With healthcare right up there with housing in terms of the issues that Irish citizens are concerned about, new research from B&A shows that Irish people have a deeply jaundiced view of our healthcare system.
The research forms part of a much wider 2023 IRIS Public Confidence Study which is carried out by the IRIS Global Network of Institutes, with the Irish leg of the research undertaken by B&A. Nearly 19,000 people were surveyed across 27 countries. A nationally representative sample of 500 to 1,000 adults was interviewed in each country, with 1,000 interviewed in Ireland by B&A.
The Irish research found that just 2% believe that our health system is “excellent”, significantly below the global average of seven percent. We are joint second-lowest in this appraisal in the context of the 27 countries surveyed, with Greece and Bulgaria bring up the rear (1%). Just one in five (20%) believe that our healthcare system is basically good – again, significantly below both the global average and among the northern European block of nations.
One in four (26%) believe that regardless of previous investment, the system is actually deteriorating. That said, there is a general consensus globally that this is also the case; it is not necessarily an Irish phenomenon.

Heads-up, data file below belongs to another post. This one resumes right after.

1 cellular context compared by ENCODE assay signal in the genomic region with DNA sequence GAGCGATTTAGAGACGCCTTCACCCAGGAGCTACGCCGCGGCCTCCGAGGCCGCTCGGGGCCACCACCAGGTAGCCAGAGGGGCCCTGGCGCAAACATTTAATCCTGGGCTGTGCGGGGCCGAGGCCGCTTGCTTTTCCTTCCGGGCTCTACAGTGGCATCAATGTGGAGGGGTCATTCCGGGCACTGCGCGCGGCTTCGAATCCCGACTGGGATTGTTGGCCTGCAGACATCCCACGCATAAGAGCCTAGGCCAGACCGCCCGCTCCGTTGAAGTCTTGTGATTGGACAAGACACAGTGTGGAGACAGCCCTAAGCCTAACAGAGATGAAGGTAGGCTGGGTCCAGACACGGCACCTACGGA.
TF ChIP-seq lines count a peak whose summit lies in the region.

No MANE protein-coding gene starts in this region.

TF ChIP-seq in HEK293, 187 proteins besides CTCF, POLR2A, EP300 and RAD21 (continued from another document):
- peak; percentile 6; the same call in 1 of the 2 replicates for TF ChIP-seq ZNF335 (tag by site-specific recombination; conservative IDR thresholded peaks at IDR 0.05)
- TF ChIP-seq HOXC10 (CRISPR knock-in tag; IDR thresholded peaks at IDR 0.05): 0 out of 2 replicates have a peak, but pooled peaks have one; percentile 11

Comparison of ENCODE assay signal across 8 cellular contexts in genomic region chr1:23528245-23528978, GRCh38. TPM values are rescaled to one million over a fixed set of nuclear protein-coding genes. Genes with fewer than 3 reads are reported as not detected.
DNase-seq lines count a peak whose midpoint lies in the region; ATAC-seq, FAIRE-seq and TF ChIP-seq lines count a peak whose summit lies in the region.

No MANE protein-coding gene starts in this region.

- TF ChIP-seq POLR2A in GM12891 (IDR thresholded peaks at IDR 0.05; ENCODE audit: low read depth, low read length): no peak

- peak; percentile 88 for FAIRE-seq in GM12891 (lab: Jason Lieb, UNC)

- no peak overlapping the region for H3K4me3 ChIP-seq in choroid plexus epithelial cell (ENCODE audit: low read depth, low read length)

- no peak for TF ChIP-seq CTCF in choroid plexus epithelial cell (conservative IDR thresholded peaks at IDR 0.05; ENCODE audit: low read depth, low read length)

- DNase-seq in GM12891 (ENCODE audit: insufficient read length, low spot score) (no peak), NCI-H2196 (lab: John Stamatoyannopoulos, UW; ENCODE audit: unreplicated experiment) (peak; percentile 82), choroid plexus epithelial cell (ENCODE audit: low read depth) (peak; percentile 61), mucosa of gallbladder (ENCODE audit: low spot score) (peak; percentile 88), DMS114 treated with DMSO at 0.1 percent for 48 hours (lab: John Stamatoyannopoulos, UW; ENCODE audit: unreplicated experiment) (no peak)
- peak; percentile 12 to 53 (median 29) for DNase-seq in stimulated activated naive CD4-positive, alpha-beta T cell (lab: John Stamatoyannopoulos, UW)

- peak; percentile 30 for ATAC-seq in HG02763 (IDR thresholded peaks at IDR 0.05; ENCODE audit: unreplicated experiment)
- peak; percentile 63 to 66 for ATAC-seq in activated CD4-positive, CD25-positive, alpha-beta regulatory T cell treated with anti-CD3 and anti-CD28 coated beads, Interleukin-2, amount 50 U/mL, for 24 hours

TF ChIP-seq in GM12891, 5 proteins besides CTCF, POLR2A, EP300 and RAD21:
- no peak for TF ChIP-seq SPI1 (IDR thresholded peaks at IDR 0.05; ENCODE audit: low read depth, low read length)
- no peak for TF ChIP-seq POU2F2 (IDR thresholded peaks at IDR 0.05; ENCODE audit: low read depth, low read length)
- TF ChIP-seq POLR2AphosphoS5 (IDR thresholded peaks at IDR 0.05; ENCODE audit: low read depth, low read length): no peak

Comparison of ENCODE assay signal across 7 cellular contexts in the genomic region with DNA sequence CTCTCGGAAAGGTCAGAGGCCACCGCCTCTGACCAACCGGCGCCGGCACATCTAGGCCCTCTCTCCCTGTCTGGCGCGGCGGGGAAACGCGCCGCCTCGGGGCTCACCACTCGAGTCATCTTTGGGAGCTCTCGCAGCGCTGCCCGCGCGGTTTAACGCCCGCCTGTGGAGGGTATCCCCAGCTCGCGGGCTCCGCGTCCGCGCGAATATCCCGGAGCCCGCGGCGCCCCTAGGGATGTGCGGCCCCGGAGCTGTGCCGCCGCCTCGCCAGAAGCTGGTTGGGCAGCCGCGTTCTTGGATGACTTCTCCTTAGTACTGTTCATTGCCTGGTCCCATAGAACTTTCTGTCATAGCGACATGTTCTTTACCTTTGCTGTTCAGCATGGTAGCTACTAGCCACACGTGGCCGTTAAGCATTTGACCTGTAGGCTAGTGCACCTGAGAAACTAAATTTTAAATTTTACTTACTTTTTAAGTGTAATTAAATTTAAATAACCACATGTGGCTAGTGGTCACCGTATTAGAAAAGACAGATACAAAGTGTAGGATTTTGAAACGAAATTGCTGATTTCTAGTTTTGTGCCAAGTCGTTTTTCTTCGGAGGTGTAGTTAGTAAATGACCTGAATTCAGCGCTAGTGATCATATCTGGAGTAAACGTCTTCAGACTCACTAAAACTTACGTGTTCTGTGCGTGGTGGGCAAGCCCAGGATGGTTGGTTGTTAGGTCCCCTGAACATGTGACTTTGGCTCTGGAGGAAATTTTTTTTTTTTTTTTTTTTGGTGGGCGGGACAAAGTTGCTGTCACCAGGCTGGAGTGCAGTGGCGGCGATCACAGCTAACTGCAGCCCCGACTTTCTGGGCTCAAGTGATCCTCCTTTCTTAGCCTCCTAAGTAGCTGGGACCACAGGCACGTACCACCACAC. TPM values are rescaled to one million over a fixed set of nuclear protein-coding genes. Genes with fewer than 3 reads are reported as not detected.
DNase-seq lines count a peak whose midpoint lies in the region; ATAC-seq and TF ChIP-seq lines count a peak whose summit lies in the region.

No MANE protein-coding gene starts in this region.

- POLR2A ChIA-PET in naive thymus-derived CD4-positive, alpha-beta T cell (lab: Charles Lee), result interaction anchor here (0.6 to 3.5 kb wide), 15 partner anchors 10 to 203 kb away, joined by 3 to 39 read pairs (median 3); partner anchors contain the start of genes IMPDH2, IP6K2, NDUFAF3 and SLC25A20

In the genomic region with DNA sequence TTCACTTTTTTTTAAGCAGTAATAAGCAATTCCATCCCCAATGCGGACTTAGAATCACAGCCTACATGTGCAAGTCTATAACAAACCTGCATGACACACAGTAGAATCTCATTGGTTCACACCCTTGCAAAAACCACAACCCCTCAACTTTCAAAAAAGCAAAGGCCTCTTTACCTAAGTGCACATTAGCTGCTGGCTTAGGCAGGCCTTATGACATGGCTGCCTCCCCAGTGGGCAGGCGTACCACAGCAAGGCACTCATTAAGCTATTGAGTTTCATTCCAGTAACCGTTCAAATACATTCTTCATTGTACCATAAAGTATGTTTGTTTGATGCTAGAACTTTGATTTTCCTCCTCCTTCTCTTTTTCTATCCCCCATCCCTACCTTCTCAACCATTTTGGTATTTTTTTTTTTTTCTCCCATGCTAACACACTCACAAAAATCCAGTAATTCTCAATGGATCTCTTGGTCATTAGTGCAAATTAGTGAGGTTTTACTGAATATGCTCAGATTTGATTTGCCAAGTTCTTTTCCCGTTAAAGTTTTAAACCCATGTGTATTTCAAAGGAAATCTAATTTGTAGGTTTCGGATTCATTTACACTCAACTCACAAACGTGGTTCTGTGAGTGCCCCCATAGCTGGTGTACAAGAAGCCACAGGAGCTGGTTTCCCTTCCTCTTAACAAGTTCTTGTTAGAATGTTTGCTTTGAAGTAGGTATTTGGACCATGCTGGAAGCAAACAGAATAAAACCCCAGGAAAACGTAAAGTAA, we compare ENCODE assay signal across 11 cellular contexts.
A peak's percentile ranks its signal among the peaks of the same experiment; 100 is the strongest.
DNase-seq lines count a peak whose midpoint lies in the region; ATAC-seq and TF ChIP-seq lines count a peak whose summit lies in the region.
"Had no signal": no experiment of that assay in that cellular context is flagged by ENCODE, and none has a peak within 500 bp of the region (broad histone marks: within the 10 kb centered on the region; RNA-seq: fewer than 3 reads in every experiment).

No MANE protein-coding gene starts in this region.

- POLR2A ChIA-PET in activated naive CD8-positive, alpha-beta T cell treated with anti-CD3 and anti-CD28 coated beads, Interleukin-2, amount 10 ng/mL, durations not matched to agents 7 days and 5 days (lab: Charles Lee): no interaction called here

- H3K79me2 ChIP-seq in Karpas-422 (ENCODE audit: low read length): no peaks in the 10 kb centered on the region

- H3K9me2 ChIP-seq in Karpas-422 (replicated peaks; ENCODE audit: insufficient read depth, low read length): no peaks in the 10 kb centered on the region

More worryingly however, is that over half (53%) believe that our health care system is in a state of crisis; far ahead of the global average of 25%. On this metric, we are the laggards globally, and are the only country to register a majority agreement on this sentiment. It would seem that regardless of investment pumped into the system on an annual basis, the public are not seeing any dividends. With this week’s budget again having had to take account of a substantial deficit in the coffers of the health system, there is a sense of consternation that things are not getting any better.
According to the B&A research, this is reflected in just over one in four (27%) feel that the reason for our dissatisfaction is due to a lack of funding; below the global average (36%). The public are more likely to agree that the issue in Ireland is more so the allocation and management of resources as opposed to an investment shortfall – nearly three in four (73%) of the population believing that inefficient management of the system is the primary reason for our travails.
Following on from this, the research notes, that approval ratings for the Government’s handling of healthcare are at the lower end of the spectrum globally (fourth lowest). Less than one in four (23%) somewhat/strongly approve of our strategies, versus 77% who are dissatisfied.
As a result, it is unsurprising that we lack confidence that our healthcare services are of a world standard – just over one in five (22%) express faith that our services are among the best in the world – 43% of us are not at all confident of this proposition.
Finally, when asked how we care for the health of those most vulnerable in society, we are again at the lower end of the spectrum – just three in ten (29%) voice confidence that we are doing a good job, significantly below the global average.